Giada says, "Piadini is a lot like a pizza, except that the crust doesn't rise and it's typically cooked on a grill to give it a nice, smoky flavor and crunchy crust. You can top a piadina with anything you like. This sauceless combination is very typical of northern Italy, where piadini are especially popular."
- 3 1/2 cups all-purpose flour, plus extra for dusting
- 1/2 teaspoon baking soda
- 1 teaspoon fine sea salt, plus extra for seasoning
- 1 stick butter, cut into 1/2-inch pieces, at room temperature
- 2 tablespoons extra-virgin olive oil
- 1 pound whole milk ricotta cheese
- 2 teaspoons lemon zest (from about 2 small lemons)
- Freshly ground black pepper
- 6 ounces fontina cheese, shredded (about 2 cups)
- 4 ounces prosciutto, thinly sliced
- 1 cup chopped fresh basil
Combine the flour, baking soda and 1 teaspoon salt in the bowl of an upright mixer fitted with a dough hook attachment. Add the butter and mix on low speed until incorporated, about 2 minutes. With the machine running, slowly add 10 to 12 tablespoons water until the mixture forms a dough around the hook. Transfer the dough to a lightly floured work surface and knead for 5 minutes until smooth. Cut the dough into 4 equal pieces. Form into disk shapes and wrap in plastic wrap. Refrigerate for 30 minutes.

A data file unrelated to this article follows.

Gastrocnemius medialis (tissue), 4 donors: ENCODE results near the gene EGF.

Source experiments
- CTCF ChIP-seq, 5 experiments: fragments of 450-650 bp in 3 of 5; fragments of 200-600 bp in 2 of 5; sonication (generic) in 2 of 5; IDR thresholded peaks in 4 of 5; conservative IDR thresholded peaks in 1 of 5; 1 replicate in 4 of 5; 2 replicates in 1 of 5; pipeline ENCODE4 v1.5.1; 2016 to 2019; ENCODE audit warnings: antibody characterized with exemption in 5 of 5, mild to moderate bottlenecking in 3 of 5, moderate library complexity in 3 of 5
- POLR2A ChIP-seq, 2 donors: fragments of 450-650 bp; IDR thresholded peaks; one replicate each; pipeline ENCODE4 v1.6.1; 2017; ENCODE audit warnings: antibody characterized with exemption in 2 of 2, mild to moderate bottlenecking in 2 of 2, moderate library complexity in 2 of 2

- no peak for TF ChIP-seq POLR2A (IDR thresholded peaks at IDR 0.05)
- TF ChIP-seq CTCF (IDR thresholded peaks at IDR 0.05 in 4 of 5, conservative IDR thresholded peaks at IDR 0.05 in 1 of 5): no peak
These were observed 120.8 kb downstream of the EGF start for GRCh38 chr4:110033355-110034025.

Place a grill pan over medium-high heat or preheat a gas or charcoal grill. On a lightly floured work surface, roll out each piece of dough into an 8-to-10-inch circle, about 1/8-inch thick. Brush each circle with the extra-virgin olive oil and grill for 4 minutes each side. Remove the piadina from the grill to cool slightly.
Combine the ricotta cheese and lemon zest in a small bowl. Season with salt and pepper. Spread each piadina with 1/2 cup of the ricotta mixture. Sprinkle the fontina cheese evenly over the ricotta cheese. Arrange 2 prosciutto slices on top of the cheeses. Cut each piadina into 8 wedges and transfer to a serving platter. Garnish with the chopped basil.